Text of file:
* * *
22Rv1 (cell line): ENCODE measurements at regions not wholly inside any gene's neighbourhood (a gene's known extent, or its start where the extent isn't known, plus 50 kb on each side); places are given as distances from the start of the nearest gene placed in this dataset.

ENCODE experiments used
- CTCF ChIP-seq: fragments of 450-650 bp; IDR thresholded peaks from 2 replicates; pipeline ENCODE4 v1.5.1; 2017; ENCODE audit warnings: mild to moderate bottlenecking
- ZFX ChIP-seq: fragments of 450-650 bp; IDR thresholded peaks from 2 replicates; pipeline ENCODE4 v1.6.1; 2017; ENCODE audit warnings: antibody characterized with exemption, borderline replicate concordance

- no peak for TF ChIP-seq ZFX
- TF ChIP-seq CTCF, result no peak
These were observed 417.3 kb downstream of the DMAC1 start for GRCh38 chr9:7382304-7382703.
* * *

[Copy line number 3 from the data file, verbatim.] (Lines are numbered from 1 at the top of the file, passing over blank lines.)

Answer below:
- CTCF ChIP-seq: fragments of 450-650 bp; IDR thresholded peaks from 2 replicates; pipeline ENCODE4 v1.5.1; 2017; ENCODE audit warnings: mild to moderate bottlenecking